5 Steps to Creating a Winning Retail Floor Plan
Eye-catching light boxes, innovative banners and signs that instantly demand attention are vital when it comes to marketing your retail store to customers. However, you can’t underestimate the true impact a creative retail floor plan can have on everybody that walks in. To reap the benefits of a winning formula, here are five steps to follow.
Image Credit: Timeout
Before you can think about where to place certain products and even the checkout area, the first and arguably most important step is to finalise the type of floor plan in your retail store. Here are some of the most popular that produce the best results.
A grid layout is one you’ll see in stores like newsagents, supermarkets and pharmacies. It’s where lots of merchandise and products are displayed in long aisles in a predictable fashion. This is great for giving shoppers plenty of exposure to products as the layout encourages purchases, but it doesn’t make for the best in-store experience.
Similar to the grid layout, herringbone is beneficial if you need to pack a tiny space full of products, such as a bookshop. However, lots of products in a smaller space means that customers might bump into each other. That can be pretty annoying.
To really manipulate or predict the way your customers move, the loop layout ensures that they’ll walk past every item within the store from entry to exit. It’s clever, as it increases the chances of somebody impulsively buying something they didn’t intend to purchase. It’s quite common in stores like IKEA, but you need to be smart with this layout.
If you do it well, you can utilise the floor space perfectly to tell a story through the floor plan. For example, implementing floor graphics can really help capture attention rather than keeping the floor space completely blank.
If you’re bursting at the seams with creativity that you can’t wait to add, then the free-flow layout is something you should try in your retail store. That’s because this layout doesn’t conform to any layout rulings and it’s completely up to you where you want to locate your products.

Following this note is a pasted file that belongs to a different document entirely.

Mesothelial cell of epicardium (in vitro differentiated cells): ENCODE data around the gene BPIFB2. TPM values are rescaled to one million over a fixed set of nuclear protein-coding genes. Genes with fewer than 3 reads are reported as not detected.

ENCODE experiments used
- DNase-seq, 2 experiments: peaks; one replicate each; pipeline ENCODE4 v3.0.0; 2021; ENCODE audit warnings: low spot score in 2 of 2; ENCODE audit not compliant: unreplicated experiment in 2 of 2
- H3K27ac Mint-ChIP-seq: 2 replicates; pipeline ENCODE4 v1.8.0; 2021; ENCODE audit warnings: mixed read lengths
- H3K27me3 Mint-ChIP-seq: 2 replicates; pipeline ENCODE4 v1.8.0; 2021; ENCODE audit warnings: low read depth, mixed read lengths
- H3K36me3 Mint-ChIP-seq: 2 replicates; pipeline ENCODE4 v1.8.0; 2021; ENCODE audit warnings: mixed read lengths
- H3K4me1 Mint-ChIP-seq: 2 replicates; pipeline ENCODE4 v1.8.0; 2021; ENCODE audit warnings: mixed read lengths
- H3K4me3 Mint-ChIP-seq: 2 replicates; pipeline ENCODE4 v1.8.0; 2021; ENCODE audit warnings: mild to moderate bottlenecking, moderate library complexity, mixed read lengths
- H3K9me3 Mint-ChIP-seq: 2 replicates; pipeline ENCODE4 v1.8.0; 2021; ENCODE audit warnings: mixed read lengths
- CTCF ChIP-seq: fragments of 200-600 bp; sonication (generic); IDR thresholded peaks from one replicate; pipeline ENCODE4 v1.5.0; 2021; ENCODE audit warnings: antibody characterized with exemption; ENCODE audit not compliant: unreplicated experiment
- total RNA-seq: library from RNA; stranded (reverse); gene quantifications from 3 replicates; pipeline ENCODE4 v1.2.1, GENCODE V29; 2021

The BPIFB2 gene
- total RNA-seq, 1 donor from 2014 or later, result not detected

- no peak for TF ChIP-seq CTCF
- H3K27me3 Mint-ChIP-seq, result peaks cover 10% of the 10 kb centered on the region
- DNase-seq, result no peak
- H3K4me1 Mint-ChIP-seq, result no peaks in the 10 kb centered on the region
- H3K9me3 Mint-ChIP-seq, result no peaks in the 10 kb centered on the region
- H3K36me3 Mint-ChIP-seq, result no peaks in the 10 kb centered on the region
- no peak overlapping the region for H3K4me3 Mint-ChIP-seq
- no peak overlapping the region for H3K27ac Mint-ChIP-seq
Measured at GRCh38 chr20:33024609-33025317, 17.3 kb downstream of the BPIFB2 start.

This layout is another way of driving impulsive buys. Analyse shopper behaviour, see their starting paths and the way they browse in your store so you can tweak your floor plan into one that will maximise results.
There’s obviously a lot more to consider with your store layout, especially since it plays a massive role in helping you amend your floor plan. To help, we’ve created a separate blog post dedicated to types of store layout, its benefits and which one could help your retail store the most.
Working on your store layout is one thing but to help you decide the final design, it’s important to analyse shopper behaviour. The best way to do that is to plan your floor plan based on the way shoppers move.
If you’ve noticed previously that the majority of shoppers move in a certain direction, it would be counterproductive to create an entirely new floor plan which they might just ignore entirely. If they’re used to a certain way of moving around the store, then try to maintain that familiarity.
Remember, shoppers will decide whether they like your store within the first 15 seconds of entering. That means you have a pretty short window to create a welcoming atmosphere and a route they’re comfortable with.
When creating the perfect floor plan in your retail store, keep in mind that you need to leave enough space for shoppers. You never know when it can busy and your retail store might be bombarded.
Customers need transition space when they enter a store, something experts call the decompression zone. They also need their personal space. They don’t want to be in crowded areas or jostling for space – so focus on the aisles and pathways to make sure it’s a comfortable area for everyone.
By leaving enough space, it’ll give customers a relaxed entrance, journey throughout the store and exit. The last thing they want is to feel claustrophobic from the moment they enter because your store layout is very narrow and tightly packed together.
To maximise the benefits of your floor plan, create a buying path that leads shoppers to where they can see most of the products in your store. If you really want to increase the chances of shoppers purchasing an item, then you can control how they move from the get-go.
Printed floor graphics, attention-grabbing displays and unique signs are great ways of enticing people to walk down certain aisles or to view certain products. With the addition of graphics like footprint stickers, you can draw attention to certain areas and make shoppers follow them.
Plus, they can be customisable to appeal to your target market as they’re an uncommon way of standing out from your competition.
The end of the customer experience is at the checkout. The floor plan should make it really easy to navigate to the checkout which is designed to a high standard so that it catches the eye.
Again, think about the space that goes into the floor plan around the checkout area as you don’t want it to be another tight space. Strategically place products for last-second impulse buys and create a checkout area which leaves a lasting impression.
These are all great starting points to create the winning retail floor space you’ve always desired. To maximise the results of your own, you’ll benefit from checking the floor plan template pack which is full of examples to inspire you.
Check Out the Different Layouts That Can Improve Your Floor Space
To help, we’ve created a free library of floor templates that you can download today. It features everything you need to know about effective floor plans which will elevate your retail store, events and more. To learn more about how the right plan can boost brand awareness, increase sales and even engage your customers, get your copy using the link below.